Among the products are wines from Har Bracha and Gush Etzion, cosmetics with natural ingredients such as soaps and facial cream from Itamar, shea butter from Kfar Tapuach and more. There are also food items such as chocolate from Pnei Hever, silan (date honey) from Mevo’ot Yericho, honey from Negohot, halva snacks, and other foods. Textiles from the communities of Ofra, Beit El and Rosh Tzurim are often included, as well as unique Judaica products from Susya in Gush Etzion, Itamar, and Karnei Shomron.
Lev HaOlam also realizes that fighting the boycott involves strong public relations and refutations of the lies spread by BDS. Thus, every week the organization arranges tours of Judea and Samaria for visitors from countries like Belgium, Norway, China, Germany and others. The tours leave from Nati’s home and include historical sites of the Jewish people: the Tabernacle in Shilo, the Tomb of the Patriarchs in Hevron, and other places. During the tour, Nati invites the tourists to see reality with their own eyes. “We show them the obvious truths. They see Arab women, men, and children walking in the streets, working and playing without fear, just as normal life should look. On the other hand, they see our children going to school in bulletproof buses, and men having to carry weapons to defend themselves.” Nati also tells the tourists of the ban on Jewish prayer on the Temple Mount, “Suddenly they realize that there is a violation of human rights here. Only it’s the reverse of what is told on their television screens. People see the signs that were posted at the entrances to Arab villages after the Oslo agreements, which tell Jews they are forbidden from entering and that entering would endanger their lives.”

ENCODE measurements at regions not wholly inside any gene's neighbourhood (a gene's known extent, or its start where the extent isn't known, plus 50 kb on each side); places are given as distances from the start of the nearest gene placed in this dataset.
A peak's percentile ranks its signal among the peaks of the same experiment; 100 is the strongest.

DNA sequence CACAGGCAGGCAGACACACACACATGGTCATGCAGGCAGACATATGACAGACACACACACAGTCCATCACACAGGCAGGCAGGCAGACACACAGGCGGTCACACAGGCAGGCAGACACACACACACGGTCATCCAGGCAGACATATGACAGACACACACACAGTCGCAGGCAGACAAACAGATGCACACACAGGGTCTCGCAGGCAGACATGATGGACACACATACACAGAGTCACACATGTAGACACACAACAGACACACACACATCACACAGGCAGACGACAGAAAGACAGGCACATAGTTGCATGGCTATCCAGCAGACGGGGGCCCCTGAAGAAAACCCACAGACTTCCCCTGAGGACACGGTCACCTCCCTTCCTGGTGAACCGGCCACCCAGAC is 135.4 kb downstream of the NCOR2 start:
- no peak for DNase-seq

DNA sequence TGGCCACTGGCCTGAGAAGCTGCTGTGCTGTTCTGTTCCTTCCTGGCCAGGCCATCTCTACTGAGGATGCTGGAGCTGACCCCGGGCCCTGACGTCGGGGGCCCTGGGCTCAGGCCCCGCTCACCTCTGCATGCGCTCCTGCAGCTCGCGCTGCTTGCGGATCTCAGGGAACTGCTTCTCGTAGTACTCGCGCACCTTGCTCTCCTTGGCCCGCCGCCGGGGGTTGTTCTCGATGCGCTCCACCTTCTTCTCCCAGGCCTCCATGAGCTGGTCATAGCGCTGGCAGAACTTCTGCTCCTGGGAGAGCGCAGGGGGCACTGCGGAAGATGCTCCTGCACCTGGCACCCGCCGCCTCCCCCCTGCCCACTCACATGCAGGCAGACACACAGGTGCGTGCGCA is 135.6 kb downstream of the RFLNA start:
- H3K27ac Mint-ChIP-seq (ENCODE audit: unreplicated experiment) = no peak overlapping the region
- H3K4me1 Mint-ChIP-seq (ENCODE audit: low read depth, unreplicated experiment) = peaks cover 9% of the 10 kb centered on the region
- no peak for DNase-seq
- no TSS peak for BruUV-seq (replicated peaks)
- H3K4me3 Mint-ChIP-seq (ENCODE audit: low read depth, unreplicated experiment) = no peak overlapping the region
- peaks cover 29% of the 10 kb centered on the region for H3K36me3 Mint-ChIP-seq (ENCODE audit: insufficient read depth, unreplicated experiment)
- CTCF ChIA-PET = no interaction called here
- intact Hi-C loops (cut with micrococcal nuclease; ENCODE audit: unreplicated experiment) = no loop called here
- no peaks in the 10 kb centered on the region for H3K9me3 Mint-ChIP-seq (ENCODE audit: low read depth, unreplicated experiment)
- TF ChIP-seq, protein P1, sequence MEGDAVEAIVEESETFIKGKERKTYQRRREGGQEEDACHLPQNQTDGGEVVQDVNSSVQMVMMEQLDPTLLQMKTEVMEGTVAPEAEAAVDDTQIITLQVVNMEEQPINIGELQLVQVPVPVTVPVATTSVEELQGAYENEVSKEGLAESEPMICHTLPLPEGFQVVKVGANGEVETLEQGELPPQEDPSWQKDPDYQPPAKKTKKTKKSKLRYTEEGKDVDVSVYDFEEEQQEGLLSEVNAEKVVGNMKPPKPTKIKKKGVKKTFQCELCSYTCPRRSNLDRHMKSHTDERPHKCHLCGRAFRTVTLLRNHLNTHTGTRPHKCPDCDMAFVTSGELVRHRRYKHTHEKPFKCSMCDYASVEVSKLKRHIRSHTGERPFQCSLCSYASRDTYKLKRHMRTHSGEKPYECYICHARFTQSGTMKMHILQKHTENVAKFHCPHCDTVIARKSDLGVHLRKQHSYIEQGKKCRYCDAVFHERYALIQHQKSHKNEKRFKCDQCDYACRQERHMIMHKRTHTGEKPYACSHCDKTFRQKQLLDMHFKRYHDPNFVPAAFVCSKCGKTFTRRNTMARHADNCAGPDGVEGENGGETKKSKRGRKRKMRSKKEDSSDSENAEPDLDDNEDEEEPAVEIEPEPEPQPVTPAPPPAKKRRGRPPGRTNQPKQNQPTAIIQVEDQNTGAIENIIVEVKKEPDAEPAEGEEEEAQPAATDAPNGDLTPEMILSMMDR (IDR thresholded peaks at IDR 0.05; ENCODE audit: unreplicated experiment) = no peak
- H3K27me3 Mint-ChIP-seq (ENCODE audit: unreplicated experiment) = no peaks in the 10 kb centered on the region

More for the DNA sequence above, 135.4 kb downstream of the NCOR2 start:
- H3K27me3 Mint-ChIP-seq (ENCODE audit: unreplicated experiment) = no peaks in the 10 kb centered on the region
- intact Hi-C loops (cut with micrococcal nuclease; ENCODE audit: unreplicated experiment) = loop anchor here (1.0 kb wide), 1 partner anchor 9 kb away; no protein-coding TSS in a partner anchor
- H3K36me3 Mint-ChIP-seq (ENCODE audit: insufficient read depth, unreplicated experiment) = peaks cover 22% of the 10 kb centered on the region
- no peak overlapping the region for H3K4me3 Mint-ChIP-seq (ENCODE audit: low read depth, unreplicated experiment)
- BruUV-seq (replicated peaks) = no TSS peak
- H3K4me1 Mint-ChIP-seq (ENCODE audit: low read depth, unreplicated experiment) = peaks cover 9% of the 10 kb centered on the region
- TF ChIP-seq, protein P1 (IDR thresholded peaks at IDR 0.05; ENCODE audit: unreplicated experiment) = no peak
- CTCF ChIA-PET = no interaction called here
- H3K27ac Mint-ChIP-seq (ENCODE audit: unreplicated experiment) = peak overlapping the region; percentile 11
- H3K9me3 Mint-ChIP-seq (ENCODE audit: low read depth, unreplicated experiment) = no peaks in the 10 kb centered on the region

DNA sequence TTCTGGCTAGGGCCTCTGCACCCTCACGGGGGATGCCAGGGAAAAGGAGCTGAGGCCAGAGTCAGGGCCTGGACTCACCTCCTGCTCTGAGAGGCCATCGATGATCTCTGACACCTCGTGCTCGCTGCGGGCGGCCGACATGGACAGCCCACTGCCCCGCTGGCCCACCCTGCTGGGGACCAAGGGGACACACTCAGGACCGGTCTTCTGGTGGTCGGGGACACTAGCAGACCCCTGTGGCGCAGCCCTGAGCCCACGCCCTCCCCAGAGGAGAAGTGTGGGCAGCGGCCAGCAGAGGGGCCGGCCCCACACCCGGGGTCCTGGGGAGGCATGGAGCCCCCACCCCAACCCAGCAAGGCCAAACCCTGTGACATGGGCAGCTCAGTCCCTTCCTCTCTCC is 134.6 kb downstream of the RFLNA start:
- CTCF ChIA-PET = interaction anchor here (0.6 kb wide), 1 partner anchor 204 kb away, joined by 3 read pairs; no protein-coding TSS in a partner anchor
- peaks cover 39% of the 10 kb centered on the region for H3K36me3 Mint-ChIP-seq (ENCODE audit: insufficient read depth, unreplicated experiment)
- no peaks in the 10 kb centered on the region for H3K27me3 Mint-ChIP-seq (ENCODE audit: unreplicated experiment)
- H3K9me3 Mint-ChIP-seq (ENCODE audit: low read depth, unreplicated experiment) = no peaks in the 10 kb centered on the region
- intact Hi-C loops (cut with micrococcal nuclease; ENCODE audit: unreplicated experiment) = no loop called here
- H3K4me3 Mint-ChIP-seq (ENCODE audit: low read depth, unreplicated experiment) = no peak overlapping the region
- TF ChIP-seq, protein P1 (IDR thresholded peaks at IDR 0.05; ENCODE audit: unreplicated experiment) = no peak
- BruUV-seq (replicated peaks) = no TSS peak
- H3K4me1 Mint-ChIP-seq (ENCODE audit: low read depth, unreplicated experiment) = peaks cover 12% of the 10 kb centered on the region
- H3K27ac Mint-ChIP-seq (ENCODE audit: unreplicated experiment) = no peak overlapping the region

The public relations efforts do not end at Israel’s borders. Nati is invited every month to lecture at conferences. He begins with a history lesson, which is the basis for the connection between the Jewish people and the land of Israel. Next he tells the story of Judea and Samaria and then of his family and of the Jewish pioneers. “I explain to people that the State of Israel is quite small and that my drive from meeting to meeting with them is longer than all of the State of Israel.”
Those who previously only knew about Israel through information spread by the BDS movement are joining Nati’s lectures around the world. They often express their support for the organization and for Israel by ordering packages.